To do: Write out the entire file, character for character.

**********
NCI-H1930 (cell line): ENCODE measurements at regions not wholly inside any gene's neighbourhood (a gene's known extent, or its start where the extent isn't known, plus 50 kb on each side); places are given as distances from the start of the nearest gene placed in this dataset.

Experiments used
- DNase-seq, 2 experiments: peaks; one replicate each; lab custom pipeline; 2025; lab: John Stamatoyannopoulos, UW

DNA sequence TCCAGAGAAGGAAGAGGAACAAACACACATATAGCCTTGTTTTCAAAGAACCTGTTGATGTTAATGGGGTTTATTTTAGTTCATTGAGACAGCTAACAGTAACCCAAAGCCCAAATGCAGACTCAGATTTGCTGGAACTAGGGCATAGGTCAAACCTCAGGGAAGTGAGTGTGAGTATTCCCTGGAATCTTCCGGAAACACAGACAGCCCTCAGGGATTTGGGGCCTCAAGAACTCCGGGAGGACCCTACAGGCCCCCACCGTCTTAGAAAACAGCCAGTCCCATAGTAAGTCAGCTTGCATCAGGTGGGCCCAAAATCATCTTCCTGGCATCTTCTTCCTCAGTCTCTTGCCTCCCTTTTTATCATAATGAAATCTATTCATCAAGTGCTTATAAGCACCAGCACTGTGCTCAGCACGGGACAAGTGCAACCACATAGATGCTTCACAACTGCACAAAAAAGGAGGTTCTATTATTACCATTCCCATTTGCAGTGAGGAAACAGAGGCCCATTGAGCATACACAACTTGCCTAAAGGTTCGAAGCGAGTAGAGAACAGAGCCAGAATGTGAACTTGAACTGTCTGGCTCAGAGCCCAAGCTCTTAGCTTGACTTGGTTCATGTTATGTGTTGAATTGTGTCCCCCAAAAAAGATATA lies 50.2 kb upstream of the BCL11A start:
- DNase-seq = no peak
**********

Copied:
NCI-H1930 (cell line): ENCODE measurements at regions not wholly inside any gene's neighbourhood (a gene's known extent, or its start where the extent isn't known, plus 50 kb on each side); places are given as distances from the start of the nearest gene placed in this dataset.

Experiments used
- DNase-seq, 2 experiments: peaks; one replicate each; lab custom pipeline; 2025; lab: John Stamatoyannopoulos, UW

DNA sequence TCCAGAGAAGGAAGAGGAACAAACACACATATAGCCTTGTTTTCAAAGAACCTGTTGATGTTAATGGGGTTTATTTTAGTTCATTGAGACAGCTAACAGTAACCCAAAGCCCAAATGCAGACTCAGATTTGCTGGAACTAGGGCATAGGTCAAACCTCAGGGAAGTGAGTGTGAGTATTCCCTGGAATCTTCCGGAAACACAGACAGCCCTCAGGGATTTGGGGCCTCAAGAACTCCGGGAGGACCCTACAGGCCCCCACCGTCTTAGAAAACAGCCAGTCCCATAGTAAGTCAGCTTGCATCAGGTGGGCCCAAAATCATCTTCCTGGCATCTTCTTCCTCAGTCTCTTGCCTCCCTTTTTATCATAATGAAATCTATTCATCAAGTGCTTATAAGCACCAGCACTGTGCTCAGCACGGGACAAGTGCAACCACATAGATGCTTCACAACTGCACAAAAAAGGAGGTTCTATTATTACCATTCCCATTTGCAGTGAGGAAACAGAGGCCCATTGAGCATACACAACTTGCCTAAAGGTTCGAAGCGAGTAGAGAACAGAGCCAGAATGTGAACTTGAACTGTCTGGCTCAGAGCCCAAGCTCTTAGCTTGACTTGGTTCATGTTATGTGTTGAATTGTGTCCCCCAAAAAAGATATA lies 50.2 kb upstream of the BCL11A start:
- DNase-seq = no peak